Bad Credit, No Problem: John Legere And T-Mobile Want Your Business

T-Mobile CEO John Legere made it his mission last year to knock Sprint of its perch as America’s third-largest wireless carrier. Legere made his proclamation at the beginning of August and despite a huge 2014 for T-Mobile, with over 8 million customers adds during the year, it wasn’t enough to overtake Sprint. However, Legere and company are looking once again to kneecap Sprint during 2015, and a new, rather unorthodox promotion just may be the ticker to secure customers that might have otherwise passed T-Mobile by when looking for a wireless carrier.

John Legere

According to Legere, 63 percent of Americans have “less than the perfect credit score” and often don’t qualify for carrier promotions that include free phones, or “zero down” for smartphone upgrade plans like T-Mobile’s JUMP! As a result, T-Mobile is introducing what Legere calls its Smartphone Equality initiative.

With Smartphone Equality, T-Mobile will reward customer loyalty over credit scores. “Every T-Mobile customer who’s paid their wireless phone bill on time for 12 straight months will qualify for our very best device pricing on every smartphone and tablet we sell − including zero down with no interest and no credit check,” said Legere.  “It’s a simpler, saner way to evaluate credit − our history with you. And it’s more effective. Because the simple truth is that our relationship with that customer is actually a better predictor of future behavior than their credit history.”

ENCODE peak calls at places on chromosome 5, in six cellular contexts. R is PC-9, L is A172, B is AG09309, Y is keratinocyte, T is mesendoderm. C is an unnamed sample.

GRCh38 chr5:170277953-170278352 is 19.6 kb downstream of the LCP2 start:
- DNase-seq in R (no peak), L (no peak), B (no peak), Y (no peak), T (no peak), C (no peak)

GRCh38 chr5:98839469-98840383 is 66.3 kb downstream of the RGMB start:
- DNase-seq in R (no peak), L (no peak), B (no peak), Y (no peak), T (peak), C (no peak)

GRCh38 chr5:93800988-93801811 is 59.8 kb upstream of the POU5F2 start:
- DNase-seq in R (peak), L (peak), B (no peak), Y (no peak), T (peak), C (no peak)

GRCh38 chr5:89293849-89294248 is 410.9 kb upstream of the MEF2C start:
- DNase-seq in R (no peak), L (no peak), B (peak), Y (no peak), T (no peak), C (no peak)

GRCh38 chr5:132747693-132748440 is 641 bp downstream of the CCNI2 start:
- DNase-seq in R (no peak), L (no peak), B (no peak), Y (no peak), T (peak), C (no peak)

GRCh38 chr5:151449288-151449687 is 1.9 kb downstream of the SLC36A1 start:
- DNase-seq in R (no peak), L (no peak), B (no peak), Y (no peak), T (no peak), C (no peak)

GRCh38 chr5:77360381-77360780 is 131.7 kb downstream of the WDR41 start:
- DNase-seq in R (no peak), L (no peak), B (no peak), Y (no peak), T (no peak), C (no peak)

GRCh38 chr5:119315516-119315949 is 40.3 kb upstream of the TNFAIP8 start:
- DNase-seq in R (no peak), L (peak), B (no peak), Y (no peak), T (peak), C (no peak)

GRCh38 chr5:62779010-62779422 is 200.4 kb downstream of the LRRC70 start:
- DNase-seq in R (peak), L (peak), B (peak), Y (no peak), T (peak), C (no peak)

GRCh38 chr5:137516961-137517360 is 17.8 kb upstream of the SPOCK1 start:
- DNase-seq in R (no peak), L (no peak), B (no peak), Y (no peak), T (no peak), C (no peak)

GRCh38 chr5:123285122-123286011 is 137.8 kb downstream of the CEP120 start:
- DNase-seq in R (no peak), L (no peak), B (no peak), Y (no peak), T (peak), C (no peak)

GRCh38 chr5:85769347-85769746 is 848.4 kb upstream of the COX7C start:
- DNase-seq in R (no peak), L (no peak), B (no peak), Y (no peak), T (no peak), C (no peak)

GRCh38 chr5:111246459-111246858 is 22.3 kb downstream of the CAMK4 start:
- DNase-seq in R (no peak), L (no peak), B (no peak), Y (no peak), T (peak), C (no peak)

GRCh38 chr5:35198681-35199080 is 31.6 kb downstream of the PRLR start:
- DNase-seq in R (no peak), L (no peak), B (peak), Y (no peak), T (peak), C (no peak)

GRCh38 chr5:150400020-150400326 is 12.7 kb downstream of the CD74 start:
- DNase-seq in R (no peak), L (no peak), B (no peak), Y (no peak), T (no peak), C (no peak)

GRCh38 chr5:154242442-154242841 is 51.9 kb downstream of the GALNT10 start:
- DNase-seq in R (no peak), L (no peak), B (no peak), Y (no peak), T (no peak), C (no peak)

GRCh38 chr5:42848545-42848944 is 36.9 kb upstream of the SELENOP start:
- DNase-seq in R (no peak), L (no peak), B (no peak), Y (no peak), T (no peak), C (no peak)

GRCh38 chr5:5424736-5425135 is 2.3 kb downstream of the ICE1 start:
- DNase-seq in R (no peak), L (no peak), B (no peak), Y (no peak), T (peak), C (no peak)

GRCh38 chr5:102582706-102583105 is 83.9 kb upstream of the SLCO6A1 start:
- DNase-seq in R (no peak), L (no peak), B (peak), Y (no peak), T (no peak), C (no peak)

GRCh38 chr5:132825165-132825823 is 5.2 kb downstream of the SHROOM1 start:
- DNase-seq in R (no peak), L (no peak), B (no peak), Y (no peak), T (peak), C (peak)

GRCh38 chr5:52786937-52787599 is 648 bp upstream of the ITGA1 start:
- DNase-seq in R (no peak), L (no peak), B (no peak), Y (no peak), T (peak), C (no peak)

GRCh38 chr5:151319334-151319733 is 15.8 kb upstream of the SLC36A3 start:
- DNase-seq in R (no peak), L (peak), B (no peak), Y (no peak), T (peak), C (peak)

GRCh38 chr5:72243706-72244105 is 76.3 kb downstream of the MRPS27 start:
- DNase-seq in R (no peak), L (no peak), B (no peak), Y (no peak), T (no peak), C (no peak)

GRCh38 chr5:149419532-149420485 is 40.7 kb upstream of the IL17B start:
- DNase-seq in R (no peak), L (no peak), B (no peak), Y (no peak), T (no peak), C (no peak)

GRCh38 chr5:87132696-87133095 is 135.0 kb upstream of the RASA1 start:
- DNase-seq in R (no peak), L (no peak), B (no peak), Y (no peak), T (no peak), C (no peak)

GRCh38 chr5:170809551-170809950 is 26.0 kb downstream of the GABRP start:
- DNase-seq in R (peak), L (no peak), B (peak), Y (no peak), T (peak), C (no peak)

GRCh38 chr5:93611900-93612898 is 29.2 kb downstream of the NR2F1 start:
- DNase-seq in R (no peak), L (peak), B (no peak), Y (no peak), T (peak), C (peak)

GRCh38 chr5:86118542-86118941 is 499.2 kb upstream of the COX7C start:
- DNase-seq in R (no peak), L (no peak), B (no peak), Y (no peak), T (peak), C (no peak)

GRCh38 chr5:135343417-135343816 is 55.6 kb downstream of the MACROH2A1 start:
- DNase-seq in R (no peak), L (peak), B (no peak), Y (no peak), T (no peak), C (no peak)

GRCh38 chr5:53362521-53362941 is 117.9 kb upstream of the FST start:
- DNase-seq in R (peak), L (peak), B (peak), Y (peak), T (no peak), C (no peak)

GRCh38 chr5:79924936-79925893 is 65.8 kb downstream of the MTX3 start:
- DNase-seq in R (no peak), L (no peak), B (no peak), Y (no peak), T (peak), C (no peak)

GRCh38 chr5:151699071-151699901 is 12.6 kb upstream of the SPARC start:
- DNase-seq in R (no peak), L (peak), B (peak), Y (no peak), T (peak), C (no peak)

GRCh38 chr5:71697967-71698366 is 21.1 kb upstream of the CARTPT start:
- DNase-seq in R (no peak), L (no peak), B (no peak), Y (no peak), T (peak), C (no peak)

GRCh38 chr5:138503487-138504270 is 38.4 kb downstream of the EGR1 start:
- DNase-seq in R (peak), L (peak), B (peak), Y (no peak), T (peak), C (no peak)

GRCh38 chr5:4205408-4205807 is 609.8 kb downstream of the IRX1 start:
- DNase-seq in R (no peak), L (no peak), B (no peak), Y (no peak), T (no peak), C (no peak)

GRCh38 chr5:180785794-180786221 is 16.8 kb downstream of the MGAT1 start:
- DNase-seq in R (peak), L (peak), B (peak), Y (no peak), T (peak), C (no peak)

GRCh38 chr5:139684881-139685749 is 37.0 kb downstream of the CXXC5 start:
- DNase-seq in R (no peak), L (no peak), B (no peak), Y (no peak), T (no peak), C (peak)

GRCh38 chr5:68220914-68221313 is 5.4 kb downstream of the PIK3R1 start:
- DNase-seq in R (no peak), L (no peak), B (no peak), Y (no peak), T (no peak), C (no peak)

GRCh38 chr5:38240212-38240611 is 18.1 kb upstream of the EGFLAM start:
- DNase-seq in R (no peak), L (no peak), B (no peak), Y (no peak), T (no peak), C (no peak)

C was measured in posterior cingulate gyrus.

Legere hopes that Smartphone Equality will “lower the barrier” for millions of Americans that have been unable to afford upgrading to the latest and greatest smartphones that T-Mobile has to offer. “There are more than 100 million American adults who don’t have a smartphone according to data from Pew Research and the US Census Bureau,” Legere added. “That’s 100 million too many.” After all, according to Legere, a smartphone isn’t a luxury, “It’s a lifeline.”

John Legere’s efforts are admirable, but we have to wonder what parent company Deutsche Telekom thinks about another expensive, unsustainable strategy.